[Lessons]
[Audio]
[Bands]
[Biography]
[CD]
[Contact]
[Gear]
[Gigs]
[Lessons]
[Links]
[Listening]
[Music]
[Photos]
[Projects]
[Quotes]
[Reading]
[Studio]
[Sheet Music]
[Shop]
[Thanks]
[Tips]
[Writings]

Lesson 4: Improvisation

Different Types of Improvisation

  • Paraphrase improvisation - using and reworking the melody
  • Formulaic improvisation - playing on or around the changes
  • Motivic improvisation - using and developing one or a few motives
  • Modal improvisation - using chord-scale relationships

Different Modes of Improvisation

  • Improvisation based on the form of the tune
  • Improvisation over a vamp
  • More or less free playing - "C Open"
  • One soloist at a time, each soloing for a number of choruses
  • Using a "call and response" pattern
  • "Trading fours/ eights" - soloists take turns, soloing for four/ eight bars at a time

Formulaic Improvisation

Formulaic improvisation can be done in two radically different ways:

  • by outlining the changes
  • by playing around the changes
Check out my transcription of Sonny Rollins' Oleo solo, which is a great example of playing around the changes.

Motivic Improvisation

Check out the first chorus of Bob Russell's Bessie's Blues solo as a great example of motivic improvisation:

Check out my transcription of Sonny Rollins' St. Thomas solo. The first two choruses are a great example of motivic improvisation.

Using Scales

A scale is to be considered as a pool of notes to draw from, not as a sequence of notes. Try to use this material in different ways, you can for instance construct fourth chords starting on any note in the scale. When using a particular scale, try to think of the key ( the scale, the mode, the tonal center) instead of trying to negotiate every single chord in the tune.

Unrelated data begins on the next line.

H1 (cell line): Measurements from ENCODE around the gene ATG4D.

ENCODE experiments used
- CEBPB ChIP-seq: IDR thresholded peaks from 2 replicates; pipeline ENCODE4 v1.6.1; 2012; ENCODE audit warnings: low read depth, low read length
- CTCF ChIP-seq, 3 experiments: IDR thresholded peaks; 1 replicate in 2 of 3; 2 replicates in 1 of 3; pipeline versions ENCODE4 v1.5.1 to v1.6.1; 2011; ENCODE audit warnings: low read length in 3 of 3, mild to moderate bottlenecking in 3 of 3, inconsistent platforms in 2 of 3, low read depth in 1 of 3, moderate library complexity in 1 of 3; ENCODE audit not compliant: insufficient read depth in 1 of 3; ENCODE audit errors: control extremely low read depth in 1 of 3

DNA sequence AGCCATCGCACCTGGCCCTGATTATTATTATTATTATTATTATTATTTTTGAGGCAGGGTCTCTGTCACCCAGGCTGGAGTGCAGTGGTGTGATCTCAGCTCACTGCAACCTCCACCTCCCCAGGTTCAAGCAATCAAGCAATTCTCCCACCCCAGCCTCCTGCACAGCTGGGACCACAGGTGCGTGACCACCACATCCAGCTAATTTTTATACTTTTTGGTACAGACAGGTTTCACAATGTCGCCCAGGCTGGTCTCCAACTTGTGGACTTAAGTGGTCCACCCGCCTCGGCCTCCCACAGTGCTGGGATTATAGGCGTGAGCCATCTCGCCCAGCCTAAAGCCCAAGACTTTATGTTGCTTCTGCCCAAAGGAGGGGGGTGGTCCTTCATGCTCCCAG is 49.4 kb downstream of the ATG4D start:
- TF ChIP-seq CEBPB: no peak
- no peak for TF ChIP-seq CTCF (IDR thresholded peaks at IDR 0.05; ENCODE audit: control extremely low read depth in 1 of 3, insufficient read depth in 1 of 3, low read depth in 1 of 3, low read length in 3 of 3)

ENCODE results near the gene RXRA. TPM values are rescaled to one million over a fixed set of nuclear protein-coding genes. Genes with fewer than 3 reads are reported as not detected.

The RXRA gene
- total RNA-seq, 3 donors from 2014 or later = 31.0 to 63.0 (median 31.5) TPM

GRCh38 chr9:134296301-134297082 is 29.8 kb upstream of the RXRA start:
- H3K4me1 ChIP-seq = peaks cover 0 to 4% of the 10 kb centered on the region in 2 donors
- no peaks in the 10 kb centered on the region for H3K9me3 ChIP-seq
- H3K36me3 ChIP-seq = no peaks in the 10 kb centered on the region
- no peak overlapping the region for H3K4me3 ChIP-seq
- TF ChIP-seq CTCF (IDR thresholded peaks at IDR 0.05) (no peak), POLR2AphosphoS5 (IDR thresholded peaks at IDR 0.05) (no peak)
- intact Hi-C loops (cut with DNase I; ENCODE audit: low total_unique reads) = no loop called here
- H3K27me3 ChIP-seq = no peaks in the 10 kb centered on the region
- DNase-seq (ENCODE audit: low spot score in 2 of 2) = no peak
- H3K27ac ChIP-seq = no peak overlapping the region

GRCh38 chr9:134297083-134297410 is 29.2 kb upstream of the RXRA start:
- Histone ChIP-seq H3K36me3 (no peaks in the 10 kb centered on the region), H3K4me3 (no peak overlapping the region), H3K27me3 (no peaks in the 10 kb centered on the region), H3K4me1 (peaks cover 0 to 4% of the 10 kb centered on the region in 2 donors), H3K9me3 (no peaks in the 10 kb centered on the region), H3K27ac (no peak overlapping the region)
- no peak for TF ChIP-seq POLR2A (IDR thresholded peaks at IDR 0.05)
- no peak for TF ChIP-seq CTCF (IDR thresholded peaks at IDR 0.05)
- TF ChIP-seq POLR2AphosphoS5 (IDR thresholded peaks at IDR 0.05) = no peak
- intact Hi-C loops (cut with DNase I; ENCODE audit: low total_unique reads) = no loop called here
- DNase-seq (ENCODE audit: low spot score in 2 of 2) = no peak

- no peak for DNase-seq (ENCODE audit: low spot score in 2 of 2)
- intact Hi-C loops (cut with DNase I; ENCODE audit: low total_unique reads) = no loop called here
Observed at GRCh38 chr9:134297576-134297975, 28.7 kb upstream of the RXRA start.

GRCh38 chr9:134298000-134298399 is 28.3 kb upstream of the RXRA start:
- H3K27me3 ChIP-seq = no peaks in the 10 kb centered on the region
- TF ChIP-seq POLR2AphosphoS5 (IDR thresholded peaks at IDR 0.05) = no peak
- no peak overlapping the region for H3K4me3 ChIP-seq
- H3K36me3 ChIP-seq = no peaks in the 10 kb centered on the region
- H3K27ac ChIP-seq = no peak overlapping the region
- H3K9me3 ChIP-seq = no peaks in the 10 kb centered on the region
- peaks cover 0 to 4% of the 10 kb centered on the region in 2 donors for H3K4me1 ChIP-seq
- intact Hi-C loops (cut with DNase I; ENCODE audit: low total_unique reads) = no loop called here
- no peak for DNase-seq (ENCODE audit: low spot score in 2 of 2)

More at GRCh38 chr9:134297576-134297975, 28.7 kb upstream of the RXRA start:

Telling a Story

When playing a solo, try to tell a story:

  1. Start by drawing the listeners' attention to yourself
  2. Then tell your story - try to take the listeners and the song somewhere
  3. Start simple so you can build to a climax ( which should be about 3/4 of the way through)
  4. A really good solo ends like a good joke: with a punch line
  5. Stop in time leaving the listeners wanting more!

How to Get Started

Take a tune. Write a solo ( if you can't do that, how do you think you're going to be able to improvise, which is instant composition?). Now you have the time to make it good. Learn to play the solo by heart. Try to make it sound like you're making it up while you're playing it.

Written Example Solos

Check out lesson 20 for two written example solos and short analyses of them. There you can see how some of these concepts can be put to use in a solo.

Playing What You Hear

Try to rely on instinct more than on licks and patterns. Try to hear melodies and then play them - this requires a lot of practice and time but it's worth it. A really strong melodic idea doesn't even have to follow the chord changes rigorously. This is one of the greatest ways to play a little "out": to follow a strong melodic idea and not think too much about the changes.

Communication/ Interaction

Music is communication and interaction, both between musicians and between musicians and the audience. Miles Davis once told about a gig where a woman in the audience was having a running conversation with his trumpet. Listen to what is happening around you and try to react to it.

Goals/ Ideals

  • The ideal is to play a solo that is better than the melody of the tune
  • Another thing to strive for is to inspire the soloist after you to take the music to even greater heights
  • A solo should add something to the tune. Soloing just for the sake of it is something we can do without!

Less Is More

Don't try to fill up every space. Once again, remember that very often LESS IS MORE!

2004 Tomas Karlsson. All rights reserved.